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Tail Support Assemblies - Type Of Aircraft  
User currently offlineHAWK21M From India, joined Jan 2001, 31702 posts, RR: 56
Posted (6 years 9 months 2 weeks 3 hours ago) and read 8209 times:

Tail support assemblies or Tail stays used mainly on Freighter & some Pax aircraft to avoid a nose up situation on Ground.
I've seen this on B737 freighters,ATRs & IL62.I think the Sab2000 also had one.

Anyone aware of other types.

regds
MEL


Think of the brighter side!
27 replies: All unread, showing first 25:
 
User currently offlineTb727 From United States of America, joined Jun 2005, 1648 posts, RR: 9
Reply 1, posted (6 years 9 months 1 week 6 days 21 hours ago) and read 8164 times:

We have tailstands on our Learjet's and 727's. We also had them on our Volpar Turbine Beech 18's back when we had them. I've heard the Lear's and Beech's have no real adverse flying effects when you forget to take them off for flight.


On the road seeing other carriers I have seen just about everything else that flies freight with some sort of support, DC-8's, DC-10's and 747's. I think FedEx even ties down the nose gear on some of their planes. I do not recall if their Airbus have any tail support though.



Too lazy to work, too scared to steal!
User currently offlineHAWK21M From India, joined Jan 2001, 31702 posts, RR: 56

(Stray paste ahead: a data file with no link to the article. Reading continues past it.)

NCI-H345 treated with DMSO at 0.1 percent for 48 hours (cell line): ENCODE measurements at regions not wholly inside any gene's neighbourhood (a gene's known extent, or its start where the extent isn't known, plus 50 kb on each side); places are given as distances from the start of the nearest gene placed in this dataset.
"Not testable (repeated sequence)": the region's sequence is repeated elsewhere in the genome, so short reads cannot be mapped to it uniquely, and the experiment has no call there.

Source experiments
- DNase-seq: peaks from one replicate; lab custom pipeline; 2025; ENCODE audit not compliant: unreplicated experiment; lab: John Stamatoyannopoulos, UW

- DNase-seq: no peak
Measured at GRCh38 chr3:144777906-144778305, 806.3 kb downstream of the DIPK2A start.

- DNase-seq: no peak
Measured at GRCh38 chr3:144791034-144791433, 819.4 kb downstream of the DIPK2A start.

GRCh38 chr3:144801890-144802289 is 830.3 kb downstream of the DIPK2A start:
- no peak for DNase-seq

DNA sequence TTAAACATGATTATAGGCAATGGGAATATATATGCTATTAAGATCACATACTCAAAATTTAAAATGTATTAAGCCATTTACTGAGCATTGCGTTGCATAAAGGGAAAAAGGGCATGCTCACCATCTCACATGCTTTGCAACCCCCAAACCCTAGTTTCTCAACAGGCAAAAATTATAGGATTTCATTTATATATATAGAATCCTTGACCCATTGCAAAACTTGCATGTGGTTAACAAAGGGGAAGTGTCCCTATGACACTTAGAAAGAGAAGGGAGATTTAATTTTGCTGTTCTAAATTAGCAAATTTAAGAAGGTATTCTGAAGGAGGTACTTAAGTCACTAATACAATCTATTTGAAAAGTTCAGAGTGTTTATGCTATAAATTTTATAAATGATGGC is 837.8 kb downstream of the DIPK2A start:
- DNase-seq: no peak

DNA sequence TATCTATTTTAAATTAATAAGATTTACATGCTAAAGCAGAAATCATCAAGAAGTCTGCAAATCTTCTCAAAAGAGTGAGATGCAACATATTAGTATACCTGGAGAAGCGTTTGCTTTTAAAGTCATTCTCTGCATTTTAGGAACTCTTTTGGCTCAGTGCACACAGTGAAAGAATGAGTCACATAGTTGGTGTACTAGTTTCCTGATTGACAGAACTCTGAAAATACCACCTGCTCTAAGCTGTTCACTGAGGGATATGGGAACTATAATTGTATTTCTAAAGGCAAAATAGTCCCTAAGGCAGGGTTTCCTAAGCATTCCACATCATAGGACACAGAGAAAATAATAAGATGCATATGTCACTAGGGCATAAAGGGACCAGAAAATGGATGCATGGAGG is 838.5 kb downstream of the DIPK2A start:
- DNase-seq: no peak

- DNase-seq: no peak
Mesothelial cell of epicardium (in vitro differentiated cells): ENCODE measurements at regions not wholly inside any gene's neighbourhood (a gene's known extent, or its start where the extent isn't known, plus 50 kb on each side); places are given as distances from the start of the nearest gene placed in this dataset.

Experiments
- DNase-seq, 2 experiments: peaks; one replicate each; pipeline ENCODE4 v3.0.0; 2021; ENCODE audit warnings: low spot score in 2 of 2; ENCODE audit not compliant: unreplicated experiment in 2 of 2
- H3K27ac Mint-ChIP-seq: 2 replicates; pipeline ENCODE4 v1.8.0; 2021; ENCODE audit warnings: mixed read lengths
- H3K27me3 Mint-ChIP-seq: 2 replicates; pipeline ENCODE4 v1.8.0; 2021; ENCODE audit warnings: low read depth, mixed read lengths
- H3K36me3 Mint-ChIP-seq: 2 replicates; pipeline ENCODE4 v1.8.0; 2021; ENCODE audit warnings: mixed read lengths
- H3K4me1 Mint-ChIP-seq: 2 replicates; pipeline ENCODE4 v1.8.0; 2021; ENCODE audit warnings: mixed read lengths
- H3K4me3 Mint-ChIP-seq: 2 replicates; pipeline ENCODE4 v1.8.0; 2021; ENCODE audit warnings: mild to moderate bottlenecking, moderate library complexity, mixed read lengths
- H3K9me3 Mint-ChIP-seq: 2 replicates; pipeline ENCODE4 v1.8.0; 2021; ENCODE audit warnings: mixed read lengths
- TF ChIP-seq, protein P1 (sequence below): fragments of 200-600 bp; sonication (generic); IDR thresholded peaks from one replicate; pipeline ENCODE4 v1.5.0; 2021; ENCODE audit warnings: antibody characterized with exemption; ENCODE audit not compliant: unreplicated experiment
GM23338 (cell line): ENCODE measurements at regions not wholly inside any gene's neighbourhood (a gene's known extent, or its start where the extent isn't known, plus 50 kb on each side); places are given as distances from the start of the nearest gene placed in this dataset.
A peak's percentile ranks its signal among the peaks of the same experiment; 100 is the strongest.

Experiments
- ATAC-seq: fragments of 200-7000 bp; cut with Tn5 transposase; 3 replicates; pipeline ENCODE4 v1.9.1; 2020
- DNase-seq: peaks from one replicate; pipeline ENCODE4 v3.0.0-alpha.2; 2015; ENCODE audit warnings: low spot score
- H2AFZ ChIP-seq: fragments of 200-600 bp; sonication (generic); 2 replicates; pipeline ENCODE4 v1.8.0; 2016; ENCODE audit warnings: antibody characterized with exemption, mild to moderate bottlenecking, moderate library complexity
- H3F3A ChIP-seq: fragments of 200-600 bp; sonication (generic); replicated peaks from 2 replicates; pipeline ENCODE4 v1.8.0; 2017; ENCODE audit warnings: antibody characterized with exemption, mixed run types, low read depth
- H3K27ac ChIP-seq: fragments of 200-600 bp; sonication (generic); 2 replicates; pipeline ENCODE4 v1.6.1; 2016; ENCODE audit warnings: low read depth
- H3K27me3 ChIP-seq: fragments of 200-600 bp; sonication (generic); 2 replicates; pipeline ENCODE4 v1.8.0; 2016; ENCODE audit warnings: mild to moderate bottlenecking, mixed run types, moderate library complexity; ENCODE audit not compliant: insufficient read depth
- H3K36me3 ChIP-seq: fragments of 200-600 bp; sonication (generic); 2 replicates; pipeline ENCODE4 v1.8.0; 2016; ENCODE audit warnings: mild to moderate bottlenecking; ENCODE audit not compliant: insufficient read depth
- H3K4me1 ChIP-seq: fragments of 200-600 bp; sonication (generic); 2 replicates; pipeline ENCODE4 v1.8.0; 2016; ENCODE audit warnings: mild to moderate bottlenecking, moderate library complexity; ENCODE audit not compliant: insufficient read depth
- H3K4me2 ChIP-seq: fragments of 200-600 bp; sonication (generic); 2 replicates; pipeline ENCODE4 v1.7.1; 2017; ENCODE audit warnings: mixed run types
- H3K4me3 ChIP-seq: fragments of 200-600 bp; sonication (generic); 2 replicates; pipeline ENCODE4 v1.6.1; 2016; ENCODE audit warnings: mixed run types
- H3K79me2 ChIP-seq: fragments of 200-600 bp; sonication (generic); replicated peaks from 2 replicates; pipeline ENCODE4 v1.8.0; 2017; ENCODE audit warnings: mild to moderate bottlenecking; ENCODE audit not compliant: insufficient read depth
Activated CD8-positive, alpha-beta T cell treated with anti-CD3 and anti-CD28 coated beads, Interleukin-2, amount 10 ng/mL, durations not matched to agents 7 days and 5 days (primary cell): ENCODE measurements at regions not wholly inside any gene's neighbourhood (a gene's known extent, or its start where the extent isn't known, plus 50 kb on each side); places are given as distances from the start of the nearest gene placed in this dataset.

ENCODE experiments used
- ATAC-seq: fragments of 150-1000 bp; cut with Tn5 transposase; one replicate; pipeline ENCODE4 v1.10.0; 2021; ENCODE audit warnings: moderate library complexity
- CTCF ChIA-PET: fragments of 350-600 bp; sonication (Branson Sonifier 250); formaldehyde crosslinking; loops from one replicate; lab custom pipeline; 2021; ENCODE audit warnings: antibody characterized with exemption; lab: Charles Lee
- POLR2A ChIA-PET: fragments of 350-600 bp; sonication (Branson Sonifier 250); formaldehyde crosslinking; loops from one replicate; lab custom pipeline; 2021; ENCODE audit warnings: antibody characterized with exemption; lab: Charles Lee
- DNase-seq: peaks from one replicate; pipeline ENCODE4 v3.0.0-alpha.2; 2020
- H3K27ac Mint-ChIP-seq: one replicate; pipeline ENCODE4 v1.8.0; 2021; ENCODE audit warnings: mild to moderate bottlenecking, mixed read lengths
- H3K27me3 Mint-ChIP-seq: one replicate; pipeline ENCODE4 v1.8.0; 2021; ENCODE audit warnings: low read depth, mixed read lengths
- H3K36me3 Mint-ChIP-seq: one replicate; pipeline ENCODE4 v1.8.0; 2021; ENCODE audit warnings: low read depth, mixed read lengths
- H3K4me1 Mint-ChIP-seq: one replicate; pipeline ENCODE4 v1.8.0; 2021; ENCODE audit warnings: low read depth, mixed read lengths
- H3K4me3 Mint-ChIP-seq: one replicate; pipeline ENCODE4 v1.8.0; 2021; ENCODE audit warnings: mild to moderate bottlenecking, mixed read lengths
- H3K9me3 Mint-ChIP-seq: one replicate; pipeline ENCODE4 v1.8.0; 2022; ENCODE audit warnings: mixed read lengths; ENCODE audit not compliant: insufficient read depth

Reply 2, posted (6 years 9 months 1 week 6 days 21 hours ago) and read 8154 times:



Quoting Tb727 (Reply 1):
and 747's.

Any pic of the B747 Freighter Tail support assembly.
regds
MEL



Think of the brighter side!
User currently offlineTb727 From United States of America, joined Jun 2005, 1648 posts, RR: 9
Reply 3, posted (6 years 9 months 1 week 6 days 21 hours ago) and read 8157 times:

Here you go!

http://www.airliners.net/photo/Kalit...ir/Boeing-747-2B4BM(SF)/0583742/M/

[Edited 2008-03-12 08:35:51]


Too lazy to work, too scared to steal!
User currently offlineHAWK21M From India, joined Jan 2001, 31702 posts, RR: 56
Reply 4, posted (6 years 9 months 1 week 6 days 14 hours ago) and read 8110 times:


View Large View Medium
Click here for bigger photo!

Photo © Tim de Groot - AirTeamImages


Interesting.
There are a few B747 operators that experienced a Nose up Tilt on ground.Wonder why they did not use it.
regds
MEL



Think of the brighter side!
User currently offlineRoseFlyer From United States of America, joined Feb 2004, 9815 posts, RR: 52
Reply 5, posted (6 years 9 months 1 week 6 days 13 hours ago) and read 8099 times:

Quoting HAWK21M (Thread starter):